Americans, it turns out, have been willing to pay the price for civilization. But they’ve objected when anyone has tried to get their civilization on the cheap.
Fairness and Progressive Taxation
Historically, tax avoidance has been a key element in larger debates about tax fairness. Since the founding, the federal government has been funded by a series of fiscal regimes, each defined, in the words of historian W. Elliot Brownlee, by a “system of taxation with its own characteristic tax bases, rate structures, and social intentions.”5 The arrival of each new regime (and the disappearance of its predecessor) has always been prompted by a crisis of some sort—usually a war, but sometimes an eco- nomic collapse. At these inflection points in our fiscal history, policy debates have featured practical questions about revenue adequacy and fiscal infrastructure. But they have often turned on grander issues, including questions of social justice, distributional equity, and civic responsibility.6
Our current regime is an old one, dating to the 1940s. World War II forced lawmakers to cast about for new sources of federal revenue, and the solutions they hit upon—a broad-based, progressive tax on individual income, a moderate tax on corporate profits, and a flat-rate levy on wage income—remain central to federal finance even today. This regime also embodied a bargain of sorts—a deal hashed out between politicians and their constituents about who should pay for national priorities. Ultimately, middle-class Americans agreed to shoulder much of the fiscal burden, chiefly through the income and payroll taxes. In return, however, they were promised that rich Americans would pay higher rates on their incomes, as well as special taxes on large estates.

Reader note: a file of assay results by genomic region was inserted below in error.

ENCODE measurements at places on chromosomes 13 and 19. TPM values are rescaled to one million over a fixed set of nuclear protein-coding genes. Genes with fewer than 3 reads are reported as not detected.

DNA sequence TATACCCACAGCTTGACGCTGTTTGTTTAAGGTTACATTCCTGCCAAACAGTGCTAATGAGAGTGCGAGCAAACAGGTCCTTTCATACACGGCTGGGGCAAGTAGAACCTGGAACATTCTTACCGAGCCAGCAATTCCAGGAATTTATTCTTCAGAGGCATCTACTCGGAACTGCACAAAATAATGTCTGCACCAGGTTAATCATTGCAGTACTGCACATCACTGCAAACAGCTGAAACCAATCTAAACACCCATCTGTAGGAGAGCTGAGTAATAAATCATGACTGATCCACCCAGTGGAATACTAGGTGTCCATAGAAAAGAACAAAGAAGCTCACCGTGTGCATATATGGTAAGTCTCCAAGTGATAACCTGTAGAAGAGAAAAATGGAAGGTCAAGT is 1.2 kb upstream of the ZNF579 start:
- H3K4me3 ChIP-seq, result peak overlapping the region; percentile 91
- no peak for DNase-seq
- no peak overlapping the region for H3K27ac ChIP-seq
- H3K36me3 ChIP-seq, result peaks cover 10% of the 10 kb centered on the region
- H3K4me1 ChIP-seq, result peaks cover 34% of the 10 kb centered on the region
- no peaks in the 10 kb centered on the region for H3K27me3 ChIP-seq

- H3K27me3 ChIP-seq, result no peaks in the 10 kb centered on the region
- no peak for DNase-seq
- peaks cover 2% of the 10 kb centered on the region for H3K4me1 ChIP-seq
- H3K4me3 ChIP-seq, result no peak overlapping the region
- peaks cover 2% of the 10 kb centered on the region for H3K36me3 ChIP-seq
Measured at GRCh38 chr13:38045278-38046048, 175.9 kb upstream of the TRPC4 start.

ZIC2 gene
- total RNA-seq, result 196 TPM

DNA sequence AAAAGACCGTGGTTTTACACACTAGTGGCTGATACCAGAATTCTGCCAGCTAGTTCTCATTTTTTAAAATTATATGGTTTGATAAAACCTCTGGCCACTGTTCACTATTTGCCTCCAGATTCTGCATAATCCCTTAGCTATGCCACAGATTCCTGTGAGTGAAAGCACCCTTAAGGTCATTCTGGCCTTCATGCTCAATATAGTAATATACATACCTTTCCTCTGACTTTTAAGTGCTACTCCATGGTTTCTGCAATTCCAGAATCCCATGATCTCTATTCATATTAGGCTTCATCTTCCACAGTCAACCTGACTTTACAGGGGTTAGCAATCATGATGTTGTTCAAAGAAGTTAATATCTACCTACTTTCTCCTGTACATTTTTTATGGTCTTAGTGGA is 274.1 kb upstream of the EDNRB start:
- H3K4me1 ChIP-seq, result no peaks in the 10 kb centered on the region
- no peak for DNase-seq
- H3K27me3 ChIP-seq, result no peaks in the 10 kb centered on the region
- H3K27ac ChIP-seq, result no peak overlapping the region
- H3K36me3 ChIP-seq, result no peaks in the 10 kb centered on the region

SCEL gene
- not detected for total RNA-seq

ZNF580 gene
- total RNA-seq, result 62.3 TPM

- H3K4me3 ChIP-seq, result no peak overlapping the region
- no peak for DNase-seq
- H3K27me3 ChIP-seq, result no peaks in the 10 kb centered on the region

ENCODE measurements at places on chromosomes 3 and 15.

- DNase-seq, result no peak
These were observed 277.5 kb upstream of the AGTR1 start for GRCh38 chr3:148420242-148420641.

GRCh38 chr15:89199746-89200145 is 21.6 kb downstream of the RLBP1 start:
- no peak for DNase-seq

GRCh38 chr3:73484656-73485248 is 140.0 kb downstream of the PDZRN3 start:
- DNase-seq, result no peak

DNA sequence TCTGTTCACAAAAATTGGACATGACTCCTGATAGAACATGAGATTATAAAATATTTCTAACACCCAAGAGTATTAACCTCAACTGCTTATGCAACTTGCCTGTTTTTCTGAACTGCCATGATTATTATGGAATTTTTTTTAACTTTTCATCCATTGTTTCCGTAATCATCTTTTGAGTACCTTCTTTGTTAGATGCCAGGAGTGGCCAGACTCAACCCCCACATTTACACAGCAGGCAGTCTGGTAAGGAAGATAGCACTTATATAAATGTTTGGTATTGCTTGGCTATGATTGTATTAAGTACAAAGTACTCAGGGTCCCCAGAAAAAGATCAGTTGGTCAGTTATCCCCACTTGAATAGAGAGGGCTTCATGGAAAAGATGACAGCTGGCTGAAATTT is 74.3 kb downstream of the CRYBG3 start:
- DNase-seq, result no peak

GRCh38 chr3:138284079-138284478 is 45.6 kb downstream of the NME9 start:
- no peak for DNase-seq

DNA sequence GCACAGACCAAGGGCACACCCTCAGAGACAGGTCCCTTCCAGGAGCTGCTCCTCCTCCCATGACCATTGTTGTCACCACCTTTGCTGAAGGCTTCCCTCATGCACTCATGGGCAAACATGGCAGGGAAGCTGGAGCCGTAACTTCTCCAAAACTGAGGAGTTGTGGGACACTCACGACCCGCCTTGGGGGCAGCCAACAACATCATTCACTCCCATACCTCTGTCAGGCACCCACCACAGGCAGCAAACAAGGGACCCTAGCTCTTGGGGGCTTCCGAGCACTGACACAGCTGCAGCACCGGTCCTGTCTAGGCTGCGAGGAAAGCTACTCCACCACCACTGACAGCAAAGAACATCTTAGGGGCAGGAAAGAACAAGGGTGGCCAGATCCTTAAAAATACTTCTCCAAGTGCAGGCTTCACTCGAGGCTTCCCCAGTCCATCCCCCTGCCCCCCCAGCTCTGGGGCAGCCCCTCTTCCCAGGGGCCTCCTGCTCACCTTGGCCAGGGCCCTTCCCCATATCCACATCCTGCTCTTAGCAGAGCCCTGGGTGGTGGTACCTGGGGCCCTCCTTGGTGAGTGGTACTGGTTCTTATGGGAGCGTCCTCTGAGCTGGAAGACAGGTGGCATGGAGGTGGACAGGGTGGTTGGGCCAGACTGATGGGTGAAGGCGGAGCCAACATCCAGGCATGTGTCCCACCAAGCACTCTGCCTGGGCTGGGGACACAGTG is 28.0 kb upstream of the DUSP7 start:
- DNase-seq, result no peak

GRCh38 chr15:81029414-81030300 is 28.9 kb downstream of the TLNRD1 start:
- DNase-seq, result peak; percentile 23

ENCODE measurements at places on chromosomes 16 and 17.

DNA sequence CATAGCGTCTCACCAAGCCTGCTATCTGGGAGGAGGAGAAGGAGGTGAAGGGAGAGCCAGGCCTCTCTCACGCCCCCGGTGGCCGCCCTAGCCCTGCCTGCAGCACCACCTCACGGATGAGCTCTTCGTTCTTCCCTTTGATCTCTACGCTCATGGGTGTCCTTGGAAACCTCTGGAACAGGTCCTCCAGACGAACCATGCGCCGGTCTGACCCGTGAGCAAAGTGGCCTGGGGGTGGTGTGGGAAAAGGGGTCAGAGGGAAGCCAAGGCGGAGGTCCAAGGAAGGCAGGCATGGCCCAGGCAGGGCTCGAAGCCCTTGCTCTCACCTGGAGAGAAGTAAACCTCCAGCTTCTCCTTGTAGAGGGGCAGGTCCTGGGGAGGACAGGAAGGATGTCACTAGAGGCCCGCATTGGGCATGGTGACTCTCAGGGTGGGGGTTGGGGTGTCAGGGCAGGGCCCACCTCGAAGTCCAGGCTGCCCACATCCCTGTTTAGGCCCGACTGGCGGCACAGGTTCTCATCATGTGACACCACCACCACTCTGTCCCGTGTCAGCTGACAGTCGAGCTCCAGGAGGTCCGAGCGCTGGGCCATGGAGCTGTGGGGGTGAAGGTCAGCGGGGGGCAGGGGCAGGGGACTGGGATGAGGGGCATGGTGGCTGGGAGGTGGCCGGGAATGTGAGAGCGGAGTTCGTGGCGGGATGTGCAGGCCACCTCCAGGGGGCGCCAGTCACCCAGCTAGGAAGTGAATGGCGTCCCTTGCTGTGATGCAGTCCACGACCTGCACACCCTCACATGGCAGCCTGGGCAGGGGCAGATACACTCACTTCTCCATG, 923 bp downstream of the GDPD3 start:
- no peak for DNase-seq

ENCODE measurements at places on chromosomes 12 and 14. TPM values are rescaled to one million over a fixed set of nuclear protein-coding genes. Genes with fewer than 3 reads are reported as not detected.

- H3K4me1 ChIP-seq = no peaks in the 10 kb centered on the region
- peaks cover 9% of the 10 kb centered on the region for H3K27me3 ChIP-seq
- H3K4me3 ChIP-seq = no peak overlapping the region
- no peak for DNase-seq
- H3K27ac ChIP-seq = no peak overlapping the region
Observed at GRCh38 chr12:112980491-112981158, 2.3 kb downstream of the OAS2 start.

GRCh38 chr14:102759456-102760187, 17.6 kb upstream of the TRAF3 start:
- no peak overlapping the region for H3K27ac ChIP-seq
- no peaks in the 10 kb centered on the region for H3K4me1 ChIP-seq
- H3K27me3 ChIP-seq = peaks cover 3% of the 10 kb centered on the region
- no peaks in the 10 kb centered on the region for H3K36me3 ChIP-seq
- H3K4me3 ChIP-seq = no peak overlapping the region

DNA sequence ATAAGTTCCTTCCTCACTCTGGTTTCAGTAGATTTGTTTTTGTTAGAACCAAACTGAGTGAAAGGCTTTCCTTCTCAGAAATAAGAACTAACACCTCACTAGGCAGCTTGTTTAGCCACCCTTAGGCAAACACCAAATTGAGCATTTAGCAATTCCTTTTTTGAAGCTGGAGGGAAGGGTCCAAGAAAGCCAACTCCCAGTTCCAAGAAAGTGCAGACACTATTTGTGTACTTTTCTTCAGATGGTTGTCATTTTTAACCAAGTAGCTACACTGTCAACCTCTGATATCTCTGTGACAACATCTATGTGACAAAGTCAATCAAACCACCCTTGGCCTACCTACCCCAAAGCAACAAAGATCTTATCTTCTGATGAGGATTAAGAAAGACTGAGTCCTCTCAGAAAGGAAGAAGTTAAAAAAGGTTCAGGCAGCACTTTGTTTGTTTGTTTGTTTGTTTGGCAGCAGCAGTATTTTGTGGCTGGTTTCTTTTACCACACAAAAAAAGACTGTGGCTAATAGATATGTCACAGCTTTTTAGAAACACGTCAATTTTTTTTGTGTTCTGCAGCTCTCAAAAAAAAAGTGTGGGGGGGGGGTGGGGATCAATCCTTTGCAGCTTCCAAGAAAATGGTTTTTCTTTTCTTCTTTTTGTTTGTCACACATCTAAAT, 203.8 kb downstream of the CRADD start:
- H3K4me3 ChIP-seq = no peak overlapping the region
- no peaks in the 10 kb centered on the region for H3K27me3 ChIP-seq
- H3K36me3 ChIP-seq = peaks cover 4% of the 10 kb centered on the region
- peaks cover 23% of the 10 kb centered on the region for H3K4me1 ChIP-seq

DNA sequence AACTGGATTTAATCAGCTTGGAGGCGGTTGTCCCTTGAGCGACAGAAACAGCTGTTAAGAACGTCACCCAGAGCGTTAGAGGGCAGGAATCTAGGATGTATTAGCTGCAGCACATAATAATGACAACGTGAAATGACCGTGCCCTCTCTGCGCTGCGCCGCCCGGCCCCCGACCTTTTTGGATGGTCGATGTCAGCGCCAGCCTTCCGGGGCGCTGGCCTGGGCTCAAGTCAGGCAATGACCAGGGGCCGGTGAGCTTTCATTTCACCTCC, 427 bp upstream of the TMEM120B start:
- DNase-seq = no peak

This bargain lies at the heart of progressive taxation in the modern American tradition. It rests on the notion that rich people should contribute not just proportionally to the nation’s treasury, but somewhat more than proportionally. That proposition—that tax rates should climb along with income—has long enjoyed broad (if sometimes only implicit) popularity with voters.7 Even today, when antitax ideology seems to course through the electorate, it still commands majority support. In 2008, for instance, pollsters found that 63 percent of respondents believed making taxes more progressive was a “very good” or “somewhat good” expression of American patriotism.8
Such poll results are consistent with historical attitudes toward progressive taxation. Over the decades, progressive taxes have sometimes been advanced as a means to remake society along more egalitarian lines. On June 19, 1935, for instance, Franklin Roosevelt defended to Congress his sweeping plan for tax reform by highlighting the failures of the existing system. “Our revenue laws have operated in many ways to the unfair advantage of the few,” he declared, “and they have done little to prevent an unjust concentration of wealth and economic power.”9